While taking down Atletico was an exceptional feat, the path forward also provided glimmers of hope to truly go far with PSG, Bayern Munich, and Manchester City, the top 3 favorites, all being drawn on the opposite end of the bracket. This left Chelsea to face Porto in the quarter finals, with potential opponents of either Real Madrid or Liverpool in the semi-final. Once again, overcoming the unexpected obstacles Chelsea faced against Porto, the result was as expected with Chelsea progressing from their 2-0 win in the first leg, being enough after their 1-0 loss in the second on aggregate. Real Madrid was the victor in the other matchup and they were an opponent unlike no other. Filled with world class individual talent, as well as loads of experience and success in this competition, there began to be doubt if Chelsea could truly reach the final. A team composed of many players which had only 1 season of top flight football under their belt, along with numerous big money signings which had been struggling to adapt and stay in-form in their performances. This truly was a different side to the one that had done the unthinkable and taken down one of the strongest sides in Spain, if not all of Europe in 2012 after their struggles throughout the season. There were no established characters, legacies, and accomplishments like in 2012. Characters, leaders, as well as many of the established top players in all of Europe existed in the team. Drogba, Terry, Lampard, Mata, Cole, Cech, Torres, all coexisting in the same squad, many of which are now established legends of the game. Although a similar context and narrative with a midseason change in manager, the chemistry and experience throughout this squad lacked to that of the 2012 team. It seemed like a resilient nature and compete or die attitude was not present in this group of individuals…Or so we thought?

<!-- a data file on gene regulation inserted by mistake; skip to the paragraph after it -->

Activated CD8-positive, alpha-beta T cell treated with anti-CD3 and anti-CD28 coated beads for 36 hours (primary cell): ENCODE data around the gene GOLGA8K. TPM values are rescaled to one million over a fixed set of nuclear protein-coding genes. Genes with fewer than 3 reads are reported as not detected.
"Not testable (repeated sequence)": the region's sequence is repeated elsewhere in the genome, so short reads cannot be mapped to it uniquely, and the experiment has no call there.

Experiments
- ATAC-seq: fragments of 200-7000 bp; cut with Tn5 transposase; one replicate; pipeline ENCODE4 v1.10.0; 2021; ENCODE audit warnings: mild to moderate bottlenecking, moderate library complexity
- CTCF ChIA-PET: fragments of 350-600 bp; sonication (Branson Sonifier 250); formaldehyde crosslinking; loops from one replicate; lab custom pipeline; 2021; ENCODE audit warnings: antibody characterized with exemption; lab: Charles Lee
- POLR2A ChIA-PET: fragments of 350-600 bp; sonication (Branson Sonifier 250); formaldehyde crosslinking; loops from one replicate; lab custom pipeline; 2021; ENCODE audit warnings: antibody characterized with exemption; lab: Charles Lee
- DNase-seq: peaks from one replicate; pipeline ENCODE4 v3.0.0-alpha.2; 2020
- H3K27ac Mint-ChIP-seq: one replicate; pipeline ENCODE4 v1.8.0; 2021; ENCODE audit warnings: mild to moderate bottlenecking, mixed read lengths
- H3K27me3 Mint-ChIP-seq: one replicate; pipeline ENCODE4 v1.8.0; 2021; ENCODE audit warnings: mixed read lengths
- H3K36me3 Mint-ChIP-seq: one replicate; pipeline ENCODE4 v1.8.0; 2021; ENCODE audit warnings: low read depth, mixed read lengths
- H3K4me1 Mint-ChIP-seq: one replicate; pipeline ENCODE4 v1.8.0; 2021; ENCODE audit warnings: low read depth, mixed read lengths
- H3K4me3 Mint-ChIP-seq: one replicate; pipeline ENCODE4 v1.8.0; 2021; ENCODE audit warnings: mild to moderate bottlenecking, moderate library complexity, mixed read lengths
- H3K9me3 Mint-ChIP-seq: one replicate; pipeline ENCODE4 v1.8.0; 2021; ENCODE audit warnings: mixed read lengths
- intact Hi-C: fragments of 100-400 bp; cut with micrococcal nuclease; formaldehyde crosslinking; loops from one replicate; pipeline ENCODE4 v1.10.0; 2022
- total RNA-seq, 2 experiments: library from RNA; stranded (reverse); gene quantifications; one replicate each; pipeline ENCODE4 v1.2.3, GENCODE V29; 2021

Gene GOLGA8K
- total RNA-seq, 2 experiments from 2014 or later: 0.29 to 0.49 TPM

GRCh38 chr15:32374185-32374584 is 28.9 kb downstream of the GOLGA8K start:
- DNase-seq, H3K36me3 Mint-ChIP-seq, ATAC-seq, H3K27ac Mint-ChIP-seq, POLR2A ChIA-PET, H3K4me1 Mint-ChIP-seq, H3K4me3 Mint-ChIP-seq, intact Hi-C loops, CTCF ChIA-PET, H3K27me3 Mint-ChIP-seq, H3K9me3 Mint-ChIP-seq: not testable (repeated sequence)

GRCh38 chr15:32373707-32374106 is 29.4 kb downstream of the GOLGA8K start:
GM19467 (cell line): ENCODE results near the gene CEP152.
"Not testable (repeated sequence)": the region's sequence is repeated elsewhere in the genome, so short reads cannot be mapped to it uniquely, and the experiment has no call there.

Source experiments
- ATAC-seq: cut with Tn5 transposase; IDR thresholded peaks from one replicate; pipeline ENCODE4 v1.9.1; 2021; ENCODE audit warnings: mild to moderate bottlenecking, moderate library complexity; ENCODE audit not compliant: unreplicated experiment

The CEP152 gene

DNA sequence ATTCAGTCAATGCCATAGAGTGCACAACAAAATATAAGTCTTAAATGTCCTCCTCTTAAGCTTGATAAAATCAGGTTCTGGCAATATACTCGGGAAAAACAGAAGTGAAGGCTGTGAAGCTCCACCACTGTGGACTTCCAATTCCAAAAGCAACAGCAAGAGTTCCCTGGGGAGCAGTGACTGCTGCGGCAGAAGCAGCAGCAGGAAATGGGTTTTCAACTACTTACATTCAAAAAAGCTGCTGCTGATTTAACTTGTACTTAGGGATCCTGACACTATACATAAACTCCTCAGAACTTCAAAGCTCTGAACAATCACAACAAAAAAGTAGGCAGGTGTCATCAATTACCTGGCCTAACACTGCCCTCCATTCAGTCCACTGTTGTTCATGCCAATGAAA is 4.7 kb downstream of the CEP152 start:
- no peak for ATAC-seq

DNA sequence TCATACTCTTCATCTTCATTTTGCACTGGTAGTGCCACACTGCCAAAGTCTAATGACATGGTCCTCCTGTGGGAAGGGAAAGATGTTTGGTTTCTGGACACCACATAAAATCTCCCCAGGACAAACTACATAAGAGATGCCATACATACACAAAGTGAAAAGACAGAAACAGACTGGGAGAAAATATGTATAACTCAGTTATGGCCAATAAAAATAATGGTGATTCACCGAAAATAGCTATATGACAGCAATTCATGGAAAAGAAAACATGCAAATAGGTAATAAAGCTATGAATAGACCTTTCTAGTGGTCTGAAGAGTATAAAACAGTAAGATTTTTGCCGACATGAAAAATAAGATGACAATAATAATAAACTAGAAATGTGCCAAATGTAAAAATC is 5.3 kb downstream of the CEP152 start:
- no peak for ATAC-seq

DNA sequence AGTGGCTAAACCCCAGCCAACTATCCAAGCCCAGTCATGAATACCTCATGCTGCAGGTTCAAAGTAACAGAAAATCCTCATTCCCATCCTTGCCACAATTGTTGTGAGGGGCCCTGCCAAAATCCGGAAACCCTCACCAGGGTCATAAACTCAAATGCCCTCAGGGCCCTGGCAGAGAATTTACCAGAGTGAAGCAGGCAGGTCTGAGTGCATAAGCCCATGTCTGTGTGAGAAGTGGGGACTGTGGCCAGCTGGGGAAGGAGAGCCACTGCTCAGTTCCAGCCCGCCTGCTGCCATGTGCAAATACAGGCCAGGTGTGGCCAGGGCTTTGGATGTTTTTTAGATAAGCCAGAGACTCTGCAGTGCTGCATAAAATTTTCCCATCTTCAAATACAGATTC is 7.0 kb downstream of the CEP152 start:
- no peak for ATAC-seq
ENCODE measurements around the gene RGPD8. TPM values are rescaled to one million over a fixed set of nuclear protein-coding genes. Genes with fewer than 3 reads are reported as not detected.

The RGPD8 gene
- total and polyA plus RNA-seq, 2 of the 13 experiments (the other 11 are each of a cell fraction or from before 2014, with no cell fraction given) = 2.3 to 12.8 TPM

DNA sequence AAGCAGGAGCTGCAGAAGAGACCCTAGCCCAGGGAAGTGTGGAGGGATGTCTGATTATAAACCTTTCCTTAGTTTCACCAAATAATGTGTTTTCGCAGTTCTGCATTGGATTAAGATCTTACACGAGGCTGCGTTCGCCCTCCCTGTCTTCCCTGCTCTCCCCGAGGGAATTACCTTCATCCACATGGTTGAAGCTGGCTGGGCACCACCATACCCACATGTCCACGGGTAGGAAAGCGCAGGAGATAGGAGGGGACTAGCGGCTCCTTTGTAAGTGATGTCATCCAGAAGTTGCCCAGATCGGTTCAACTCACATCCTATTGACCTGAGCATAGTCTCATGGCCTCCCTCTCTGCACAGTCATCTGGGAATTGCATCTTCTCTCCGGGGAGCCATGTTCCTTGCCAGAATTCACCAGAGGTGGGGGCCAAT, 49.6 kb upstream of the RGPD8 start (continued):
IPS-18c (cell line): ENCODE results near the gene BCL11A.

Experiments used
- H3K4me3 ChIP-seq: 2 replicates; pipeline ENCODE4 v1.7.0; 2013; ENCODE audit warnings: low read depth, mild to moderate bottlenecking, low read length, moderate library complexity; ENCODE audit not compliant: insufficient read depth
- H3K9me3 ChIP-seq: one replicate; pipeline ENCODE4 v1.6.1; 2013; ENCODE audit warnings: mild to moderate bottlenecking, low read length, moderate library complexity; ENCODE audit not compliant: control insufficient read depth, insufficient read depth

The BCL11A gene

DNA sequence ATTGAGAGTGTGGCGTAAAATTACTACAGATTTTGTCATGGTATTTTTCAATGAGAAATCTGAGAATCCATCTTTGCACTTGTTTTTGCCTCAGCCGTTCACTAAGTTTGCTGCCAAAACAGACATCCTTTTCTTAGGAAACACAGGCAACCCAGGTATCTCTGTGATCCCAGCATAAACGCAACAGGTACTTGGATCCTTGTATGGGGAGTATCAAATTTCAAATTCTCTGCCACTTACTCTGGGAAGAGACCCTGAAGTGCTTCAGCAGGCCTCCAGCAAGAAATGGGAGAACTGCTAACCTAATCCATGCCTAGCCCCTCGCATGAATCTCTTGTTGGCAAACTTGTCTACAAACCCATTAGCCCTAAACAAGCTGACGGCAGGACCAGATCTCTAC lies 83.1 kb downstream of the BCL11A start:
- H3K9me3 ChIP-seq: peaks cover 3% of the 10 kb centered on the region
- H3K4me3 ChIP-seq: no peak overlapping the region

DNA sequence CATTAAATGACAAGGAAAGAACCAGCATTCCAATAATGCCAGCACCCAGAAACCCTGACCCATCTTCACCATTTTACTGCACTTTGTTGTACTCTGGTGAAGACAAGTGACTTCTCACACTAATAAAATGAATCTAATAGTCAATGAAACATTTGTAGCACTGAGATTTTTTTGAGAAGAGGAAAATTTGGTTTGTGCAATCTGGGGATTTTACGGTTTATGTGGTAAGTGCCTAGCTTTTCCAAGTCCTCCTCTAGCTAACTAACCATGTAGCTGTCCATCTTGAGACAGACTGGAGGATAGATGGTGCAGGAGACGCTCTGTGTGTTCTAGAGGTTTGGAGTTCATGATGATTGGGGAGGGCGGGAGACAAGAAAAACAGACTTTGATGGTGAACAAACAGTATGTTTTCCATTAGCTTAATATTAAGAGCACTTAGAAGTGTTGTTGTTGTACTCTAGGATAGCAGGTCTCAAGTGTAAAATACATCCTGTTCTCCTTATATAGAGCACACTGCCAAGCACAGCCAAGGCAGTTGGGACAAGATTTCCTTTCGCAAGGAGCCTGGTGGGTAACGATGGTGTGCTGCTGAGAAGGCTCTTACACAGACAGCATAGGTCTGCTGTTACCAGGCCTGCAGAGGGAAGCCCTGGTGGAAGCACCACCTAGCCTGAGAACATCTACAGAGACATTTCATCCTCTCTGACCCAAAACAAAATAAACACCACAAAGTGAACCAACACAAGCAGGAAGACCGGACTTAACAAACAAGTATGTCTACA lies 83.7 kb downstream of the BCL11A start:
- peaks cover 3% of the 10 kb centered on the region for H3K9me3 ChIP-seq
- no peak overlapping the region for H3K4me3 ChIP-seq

Instantly in the first match Chelsea looked the more obviously dominant team, showing that a well refined system and unit of role players who worked hard could outperform the individual talent. However, the theme which perpetuated under Tuchel’s reign throughout had been the wasteful nature of the team’s ability to put away the chances they created. Going 1-1 into the second leg, the Blues had a point to prove, and repeated their dominance against this Real Madrid this time winning 2-0 while still being wasteful in their opportunities. This meant Chelsea were in the UCL final for the first time since 2012, and the magical run with it’s overlapping characteristics continued to be likened in nature.